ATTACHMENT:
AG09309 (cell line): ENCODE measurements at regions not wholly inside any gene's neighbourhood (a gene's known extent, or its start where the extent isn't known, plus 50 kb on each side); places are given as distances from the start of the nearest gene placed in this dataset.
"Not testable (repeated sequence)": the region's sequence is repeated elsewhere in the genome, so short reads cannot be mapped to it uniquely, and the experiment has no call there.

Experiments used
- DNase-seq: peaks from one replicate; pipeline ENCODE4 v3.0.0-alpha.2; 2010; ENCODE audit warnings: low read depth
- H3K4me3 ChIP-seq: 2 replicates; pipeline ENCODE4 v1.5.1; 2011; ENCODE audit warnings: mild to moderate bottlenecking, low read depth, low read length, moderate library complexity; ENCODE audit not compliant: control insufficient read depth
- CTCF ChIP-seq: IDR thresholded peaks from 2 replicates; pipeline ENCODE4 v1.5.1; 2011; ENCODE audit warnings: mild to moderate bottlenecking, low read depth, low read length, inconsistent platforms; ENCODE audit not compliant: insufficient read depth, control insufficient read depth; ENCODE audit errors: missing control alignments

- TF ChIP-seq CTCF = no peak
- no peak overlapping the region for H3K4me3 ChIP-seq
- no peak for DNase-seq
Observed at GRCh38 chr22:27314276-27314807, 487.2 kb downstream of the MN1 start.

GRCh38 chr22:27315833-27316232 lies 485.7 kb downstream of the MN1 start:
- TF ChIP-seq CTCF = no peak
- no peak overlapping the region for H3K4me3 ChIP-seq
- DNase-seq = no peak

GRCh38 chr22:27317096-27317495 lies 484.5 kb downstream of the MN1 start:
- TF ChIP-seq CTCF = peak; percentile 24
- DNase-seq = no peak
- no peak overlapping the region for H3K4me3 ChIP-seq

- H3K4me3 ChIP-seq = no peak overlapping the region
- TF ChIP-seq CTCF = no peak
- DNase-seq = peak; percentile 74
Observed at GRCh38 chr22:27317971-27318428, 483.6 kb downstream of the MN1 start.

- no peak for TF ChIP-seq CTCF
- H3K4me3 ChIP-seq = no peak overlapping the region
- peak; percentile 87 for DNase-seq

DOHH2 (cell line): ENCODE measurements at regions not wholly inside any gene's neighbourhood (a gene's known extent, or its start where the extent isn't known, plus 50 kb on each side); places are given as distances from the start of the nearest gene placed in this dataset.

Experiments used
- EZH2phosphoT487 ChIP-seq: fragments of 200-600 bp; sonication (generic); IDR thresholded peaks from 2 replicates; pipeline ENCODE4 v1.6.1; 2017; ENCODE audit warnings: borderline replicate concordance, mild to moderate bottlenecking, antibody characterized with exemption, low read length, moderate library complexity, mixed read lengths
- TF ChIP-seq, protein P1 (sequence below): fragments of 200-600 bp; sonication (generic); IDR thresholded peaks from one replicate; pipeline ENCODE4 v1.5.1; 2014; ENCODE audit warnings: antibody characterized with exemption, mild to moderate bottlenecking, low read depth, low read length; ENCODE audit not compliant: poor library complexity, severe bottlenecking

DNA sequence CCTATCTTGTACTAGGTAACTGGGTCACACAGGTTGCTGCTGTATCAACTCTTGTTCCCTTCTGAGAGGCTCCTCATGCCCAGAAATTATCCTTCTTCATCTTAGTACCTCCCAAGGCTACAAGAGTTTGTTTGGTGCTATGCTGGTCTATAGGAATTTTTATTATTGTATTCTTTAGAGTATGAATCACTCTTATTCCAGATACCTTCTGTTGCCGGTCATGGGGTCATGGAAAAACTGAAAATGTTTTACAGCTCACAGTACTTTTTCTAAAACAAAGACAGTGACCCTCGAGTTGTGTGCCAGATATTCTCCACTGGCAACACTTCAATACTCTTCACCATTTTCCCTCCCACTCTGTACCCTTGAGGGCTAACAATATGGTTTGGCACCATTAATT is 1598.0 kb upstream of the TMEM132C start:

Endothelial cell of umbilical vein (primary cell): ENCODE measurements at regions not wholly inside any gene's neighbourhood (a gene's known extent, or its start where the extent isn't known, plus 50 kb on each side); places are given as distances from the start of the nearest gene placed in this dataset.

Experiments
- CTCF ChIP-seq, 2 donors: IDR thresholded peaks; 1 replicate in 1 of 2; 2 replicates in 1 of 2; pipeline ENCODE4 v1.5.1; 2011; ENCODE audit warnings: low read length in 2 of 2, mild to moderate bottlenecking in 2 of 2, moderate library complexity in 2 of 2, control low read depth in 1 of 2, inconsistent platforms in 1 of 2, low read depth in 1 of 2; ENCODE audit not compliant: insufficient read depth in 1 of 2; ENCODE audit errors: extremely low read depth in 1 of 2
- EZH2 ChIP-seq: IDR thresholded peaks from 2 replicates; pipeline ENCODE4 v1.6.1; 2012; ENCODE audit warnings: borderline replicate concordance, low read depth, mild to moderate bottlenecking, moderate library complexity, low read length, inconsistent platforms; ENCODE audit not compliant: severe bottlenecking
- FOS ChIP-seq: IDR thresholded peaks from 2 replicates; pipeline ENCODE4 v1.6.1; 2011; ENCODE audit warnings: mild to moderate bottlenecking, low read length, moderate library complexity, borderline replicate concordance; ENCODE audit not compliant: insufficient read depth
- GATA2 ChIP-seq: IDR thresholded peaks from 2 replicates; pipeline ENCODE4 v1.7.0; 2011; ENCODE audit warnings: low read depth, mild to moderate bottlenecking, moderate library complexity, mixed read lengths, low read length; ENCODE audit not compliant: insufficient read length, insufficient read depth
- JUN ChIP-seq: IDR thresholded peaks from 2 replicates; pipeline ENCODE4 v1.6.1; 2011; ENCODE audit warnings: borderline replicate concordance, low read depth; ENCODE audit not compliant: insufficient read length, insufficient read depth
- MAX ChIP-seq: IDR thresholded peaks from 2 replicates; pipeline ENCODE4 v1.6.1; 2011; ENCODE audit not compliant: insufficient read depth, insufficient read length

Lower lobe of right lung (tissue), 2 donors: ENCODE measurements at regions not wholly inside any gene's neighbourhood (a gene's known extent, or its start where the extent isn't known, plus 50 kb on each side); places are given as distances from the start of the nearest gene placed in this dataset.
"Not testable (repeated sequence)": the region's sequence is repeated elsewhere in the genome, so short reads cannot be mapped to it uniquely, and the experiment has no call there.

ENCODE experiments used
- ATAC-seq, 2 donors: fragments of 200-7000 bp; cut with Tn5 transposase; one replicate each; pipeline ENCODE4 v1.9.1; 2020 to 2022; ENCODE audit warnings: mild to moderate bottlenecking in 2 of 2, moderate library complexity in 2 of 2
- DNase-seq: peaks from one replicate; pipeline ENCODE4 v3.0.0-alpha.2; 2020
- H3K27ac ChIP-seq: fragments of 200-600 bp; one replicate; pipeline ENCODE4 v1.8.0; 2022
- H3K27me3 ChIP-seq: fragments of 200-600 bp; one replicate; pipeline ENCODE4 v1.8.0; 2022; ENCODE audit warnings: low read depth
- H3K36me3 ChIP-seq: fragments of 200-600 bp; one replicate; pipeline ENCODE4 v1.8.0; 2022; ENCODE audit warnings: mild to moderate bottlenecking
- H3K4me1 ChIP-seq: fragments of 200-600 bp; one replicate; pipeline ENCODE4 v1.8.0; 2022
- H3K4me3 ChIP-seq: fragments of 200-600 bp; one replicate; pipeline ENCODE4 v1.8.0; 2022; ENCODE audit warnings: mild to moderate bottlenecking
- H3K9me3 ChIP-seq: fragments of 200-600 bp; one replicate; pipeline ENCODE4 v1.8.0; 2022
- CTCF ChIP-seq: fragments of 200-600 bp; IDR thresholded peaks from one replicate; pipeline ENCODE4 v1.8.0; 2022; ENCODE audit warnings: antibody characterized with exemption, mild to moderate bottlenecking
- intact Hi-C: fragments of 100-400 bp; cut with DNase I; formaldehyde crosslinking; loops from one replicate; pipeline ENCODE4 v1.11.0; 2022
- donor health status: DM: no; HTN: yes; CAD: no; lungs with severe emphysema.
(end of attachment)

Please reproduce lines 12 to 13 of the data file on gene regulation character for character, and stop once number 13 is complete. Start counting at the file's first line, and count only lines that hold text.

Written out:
- TF ChIP-seq CTCF = no peak
- no peak overlapping the region for H3K4me3 ChIP-seq